Saturday, 31 August 2013

Additional, useful Unix tools in Kali via apt-get

Hey there,

just today I found a new useful linux command called "mtr", ok this tool is available since the late 90s of the last century, but for me it was new. It is an enhanced traceroute and is much quicker than traceroute, as it combines traceroute with ping and you can gather much more information with mtr than with traceroute. As I also install some more useful Unix commands via apt-get on my Kali Linux for Raspberry Pi, I just give a short overview about them (also as reminder for me):

- mtr (as explained above, much more powerful than traceroute)
- htop (nicer view than the normal top)
- dstat (nice view of resource  consumption with timestamp, e.g. dstat --tclmgry)
- tree (shorter and much powerful version of "find . -type d")
- links (if you need a browser in the shell; it is no fun to surf the web in a cli, but sometimes it can be useful)
- bc (little calculator in the shell)
- colordiff (you can guess it by the name, it enhances diff by adding color)
- tmux (alternative to screen)
- vim (no, I don't use emacs ;-)

A really great tool is tmux, that makes you're life in the shell much more easy. You should read the FAQ of OpenBSD to tmux for a quick'n'dirty introduction in it.

If you have any commands that are also useful for you regarding pentesting or to work more efficiently just leave a comment.

Another very useful tool for Mac OS X, regarding ssh is csshX. You can install it easily via homebrew on your Mac and you can manage different ssh sessions at once and you have also a master window that sends all input to every ssh session. Pretty neat.

Wednesday, 28 August 2013

Raspberry PI and Pentesting

Hey everybody,

I've got a Raspberry PI for one year now and at the beginning I was just playing around with it as Media Center, but then it was laying around and I didn't use it for several months.

This had to change, so I ordered a HDMI2DVI cable from Amazon, as I wanted to use it on my monitor that has only DVI and no HDMI. I ordered also a 16 GB SanDisk Class 10 Ultra SHDC memory card, You can find a detailed overview about memory cards that are working with the Raspbery Pi here.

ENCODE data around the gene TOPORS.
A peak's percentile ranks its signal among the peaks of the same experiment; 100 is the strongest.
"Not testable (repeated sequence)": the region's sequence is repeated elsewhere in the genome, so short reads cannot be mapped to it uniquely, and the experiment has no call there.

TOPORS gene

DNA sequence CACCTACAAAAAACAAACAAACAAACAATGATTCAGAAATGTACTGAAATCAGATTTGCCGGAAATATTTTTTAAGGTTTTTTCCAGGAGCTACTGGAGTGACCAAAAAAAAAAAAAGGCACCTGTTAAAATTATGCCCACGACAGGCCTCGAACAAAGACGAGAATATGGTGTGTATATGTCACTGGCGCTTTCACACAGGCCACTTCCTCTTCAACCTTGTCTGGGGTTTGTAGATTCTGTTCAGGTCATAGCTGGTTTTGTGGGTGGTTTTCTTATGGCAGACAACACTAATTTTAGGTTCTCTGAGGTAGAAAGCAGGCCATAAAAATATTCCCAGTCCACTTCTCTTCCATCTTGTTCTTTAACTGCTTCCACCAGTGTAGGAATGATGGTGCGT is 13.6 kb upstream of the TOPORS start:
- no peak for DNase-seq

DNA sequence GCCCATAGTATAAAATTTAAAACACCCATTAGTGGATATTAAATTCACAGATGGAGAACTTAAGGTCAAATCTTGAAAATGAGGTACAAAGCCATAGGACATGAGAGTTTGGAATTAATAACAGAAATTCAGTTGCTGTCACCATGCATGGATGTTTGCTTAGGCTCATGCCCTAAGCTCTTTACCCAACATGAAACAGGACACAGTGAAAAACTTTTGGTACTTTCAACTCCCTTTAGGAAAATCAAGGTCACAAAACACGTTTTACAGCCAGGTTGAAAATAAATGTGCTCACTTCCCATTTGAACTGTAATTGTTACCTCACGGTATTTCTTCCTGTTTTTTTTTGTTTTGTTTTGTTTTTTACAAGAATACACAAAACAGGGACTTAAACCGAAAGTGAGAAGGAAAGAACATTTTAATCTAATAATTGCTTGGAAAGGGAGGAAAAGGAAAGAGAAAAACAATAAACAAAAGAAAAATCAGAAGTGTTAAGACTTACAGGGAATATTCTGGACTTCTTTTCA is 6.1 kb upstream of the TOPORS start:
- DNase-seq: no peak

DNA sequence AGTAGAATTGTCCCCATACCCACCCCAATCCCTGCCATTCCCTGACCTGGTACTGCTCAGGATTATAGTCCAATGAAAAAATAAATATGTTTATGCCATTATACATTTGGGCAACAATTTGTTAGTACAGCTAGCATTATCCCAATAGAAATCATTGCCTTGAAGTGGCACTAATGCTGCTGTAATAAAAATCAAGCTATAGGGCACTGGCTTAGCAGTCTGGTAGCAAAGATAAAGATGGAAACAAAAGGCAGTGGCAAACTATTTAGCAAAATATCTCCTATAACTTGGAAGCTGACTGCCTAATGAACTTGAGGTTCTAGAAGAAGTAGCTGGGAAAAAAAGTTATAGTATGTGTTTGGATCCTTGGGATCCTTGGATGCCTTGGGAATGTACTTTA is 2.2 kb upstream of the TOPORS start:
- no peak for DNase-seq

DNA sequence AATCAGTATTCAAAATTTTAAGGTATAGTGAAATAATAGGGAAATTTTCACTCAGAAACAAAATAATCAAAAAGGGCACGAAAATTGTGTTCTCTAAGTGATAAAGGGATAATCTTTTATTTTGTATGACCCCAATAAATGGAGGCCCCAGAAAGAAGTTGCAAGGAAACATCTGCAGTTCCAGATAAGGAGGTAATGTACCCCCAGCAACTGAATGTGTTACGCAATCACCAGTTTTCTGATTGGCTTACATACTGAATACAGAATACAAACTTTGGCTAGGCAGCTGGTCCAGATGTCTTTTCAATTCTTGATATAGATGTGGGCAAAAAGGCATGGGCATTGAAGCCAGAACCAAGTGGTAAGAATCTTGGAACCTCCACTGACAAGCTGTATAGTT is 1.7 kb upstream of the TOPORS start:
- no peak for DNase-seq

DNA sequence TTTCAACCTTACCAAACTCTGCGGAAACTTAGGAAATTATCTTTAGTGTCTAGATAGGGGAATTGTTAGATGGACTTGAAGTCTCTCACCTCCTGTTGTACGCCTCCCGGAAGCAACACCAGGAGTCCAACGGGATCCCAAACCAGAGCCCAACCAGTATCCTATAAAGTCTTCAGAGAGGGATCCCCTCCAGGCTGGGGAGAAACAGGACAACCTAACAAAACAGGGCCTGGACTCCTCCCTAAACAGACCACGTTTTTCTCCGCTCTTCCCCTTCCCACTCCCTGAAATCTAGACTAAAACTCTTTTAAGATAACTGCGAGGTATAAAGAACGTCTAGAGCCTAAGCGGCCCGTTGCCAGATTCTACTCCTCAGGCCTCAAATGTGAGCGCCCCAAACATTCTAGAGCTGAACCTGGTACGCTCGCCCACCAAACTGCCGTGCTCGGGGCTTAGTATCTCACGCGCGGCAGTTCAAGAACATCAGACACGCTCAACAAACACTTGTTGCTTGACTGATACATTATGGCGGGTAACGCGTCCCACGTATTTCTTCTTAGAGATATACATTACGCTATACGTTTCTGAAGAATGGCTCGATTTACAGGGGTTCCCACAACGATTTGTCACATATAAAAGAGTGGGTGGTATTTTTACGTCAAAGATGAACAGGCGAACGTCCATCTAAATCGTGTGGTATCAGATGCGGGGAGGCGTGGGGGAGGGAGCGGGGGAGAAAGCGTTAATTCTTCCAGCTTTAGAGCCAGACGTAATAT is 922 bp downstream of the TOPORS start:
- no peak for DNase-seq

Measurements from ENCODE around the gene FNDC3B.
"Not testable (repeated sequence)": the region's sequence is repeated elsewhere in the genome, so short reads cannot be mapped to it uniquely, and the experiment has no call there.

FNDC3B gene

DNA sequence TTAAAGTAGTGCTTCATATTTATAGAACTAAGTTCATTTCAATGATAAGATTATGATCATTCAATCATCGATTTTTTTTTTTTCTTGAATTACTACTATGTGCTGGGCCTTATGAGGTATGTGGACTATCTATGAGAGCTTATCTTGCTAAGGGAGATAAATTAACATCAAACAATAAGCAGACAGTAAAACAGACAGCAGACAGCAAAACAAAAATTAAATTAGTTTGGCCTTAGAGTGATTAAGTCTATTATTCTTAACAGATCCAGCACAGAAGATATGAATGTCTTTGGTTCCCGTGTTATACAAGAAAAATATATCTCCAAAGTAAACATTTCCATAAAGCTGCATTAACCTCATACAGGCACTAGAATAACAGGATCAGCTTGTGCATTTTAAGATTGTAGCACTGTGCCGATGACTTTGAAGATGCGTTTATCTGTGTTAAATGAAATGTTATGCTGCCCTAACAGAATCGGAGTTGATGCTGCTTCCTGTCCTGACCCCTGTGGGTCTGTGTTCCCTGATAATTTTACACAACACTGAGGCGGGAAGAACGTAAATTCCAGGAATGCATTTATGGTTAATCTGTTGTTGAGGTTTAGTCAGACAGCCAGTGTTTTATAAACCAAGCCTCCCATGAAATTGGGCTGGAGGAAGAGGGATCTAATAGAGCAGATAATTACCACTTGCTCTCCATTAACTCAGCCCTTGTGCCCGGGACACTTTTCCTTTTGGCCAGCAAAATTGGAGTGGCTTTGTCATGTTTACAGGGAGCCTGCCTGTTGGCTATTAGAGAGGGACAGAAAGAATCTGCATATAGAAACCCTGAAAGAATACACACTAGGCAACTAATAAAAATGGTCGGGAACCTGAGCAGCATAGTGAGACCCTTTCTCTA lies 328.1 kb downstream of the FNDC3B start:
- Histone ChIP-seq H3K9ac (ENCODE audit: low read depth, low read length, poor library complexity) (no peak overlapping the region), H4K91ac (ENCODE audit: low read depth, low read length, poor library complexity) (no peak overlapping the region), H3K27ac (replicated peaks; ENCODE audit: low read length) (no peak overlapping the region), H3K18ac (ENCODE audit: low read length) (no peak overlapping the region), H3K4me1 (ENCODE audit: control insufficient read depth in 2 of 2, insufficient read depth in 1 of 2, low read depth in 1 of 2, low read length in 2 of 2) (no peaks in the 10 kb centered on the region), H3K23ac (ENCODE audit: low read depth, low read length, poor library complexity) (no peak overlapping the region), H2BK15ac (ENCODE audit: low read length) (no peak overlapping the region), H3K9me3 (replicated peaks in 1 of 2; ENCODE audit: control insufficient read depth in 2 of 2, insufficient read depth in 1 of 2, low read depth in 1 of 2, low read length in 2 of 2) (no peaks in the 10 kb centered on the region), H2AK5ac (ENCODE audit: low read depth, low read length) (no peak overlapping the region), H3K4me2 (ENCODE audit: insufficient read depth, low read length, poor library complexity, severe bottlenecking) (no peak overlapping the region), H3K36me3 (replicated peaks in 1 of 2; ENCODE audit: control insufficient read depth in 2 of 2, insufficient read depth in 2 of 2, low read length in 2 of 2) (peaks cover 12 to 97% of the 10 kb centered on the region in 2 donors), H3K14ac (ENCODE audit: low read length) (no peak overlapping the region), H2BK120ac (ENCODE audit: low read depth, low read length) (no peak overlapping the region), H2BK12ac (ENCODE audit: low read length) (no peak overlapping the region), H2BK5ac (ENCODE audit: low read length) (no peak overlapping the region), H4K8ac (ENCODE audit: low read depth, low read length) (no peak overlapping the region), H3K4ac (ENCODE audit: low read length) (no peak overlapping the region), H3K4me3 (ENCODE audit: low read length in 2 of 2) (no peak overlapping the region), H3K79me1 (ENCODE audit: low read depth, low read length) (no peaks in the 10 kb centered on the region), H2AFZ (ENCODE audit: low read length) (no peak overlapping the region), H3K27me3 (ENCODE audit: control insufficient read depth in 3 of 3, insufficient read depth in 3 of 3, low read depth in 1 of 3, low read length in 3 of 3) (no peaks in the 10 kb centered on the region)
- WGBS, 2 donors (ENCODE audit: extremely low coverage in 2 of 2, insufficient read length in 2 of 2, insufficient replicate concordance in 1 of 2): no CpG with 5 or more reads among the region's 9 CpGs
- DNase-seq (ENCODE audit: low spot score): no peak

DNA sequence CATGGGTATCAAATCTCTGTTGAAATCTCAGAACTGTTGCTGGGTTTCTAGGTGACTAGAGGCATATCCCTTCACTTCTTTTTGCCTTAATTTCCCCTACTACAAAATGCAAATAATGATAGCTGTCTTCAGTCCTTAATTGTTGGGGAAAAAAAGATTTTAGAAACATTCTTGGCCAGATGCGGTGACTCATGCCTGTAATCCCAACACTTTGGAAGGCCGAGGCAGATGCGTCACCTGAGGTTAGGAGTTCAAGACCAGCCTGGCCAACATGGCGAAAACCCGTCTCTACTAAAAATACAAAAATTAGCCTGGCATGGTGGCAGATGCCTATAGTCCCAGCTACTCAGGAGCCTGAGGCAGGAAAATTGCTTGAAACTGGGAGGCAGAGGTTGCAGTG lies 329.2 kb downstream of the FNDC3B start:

Here you can find a list of several distributions available for the Raspebry Pi. Here are also detailed explanations of general installation instructions of an image to a memory card on Linux, Windows and Mac OS.

There are some Raspberry Pi distributions available, that can be used for Pentesting:
I installed the Kali image, as it is most likely that this distribution will be maintained better than the other two. PwnPi and Raspberry Pwn are both from 2012.

If you install the Kali image on a Unix system, just use dd:

root@kali:~ dd if=kali-pi.img of=/dev/sdb bs=512k

Of course you need to change /dev/sdb to your actual device where you want to write the image to.

If you install the Kali image to the memory card on a Windows system, you can use Win32 Disk Imager.

After installation just plug the memory card into your Raspberry Pi and boot up Kali Linux. After login with user root and password toor your should reset the root password and start the ssh-service. The basics for Kali can be found here.

If you connect now via ssh to your Raspberry Pi and ask yourself: "How can I start tools that need a X-Server?", just do the following on your Linux / Mac OS X client:

ssh -X <username>@<IP-of-Raspberry-Pi>

After you connected to it you can start for example wireshark and it will pop up on your client but will run on your Raspberry Pi. So you don't need any monitor or keyboard on it, you can do anything from remote.

If you are using Windows, you can also do this trick via the -X flag. You just need to install an X-Server on your windows machine, like Xming and connect via Putty.

To automatically start ssh during the boot process, just execute the following command:
update-rc.d ssh enable
Now you have a simple little pentesting gadget that you can use either to support you during onsite penetration tests or as an intruder showcase to just scare your management/customer as how an attacker could easily hide the gadget in the suspended ceiling of the office and eavesdrop your network.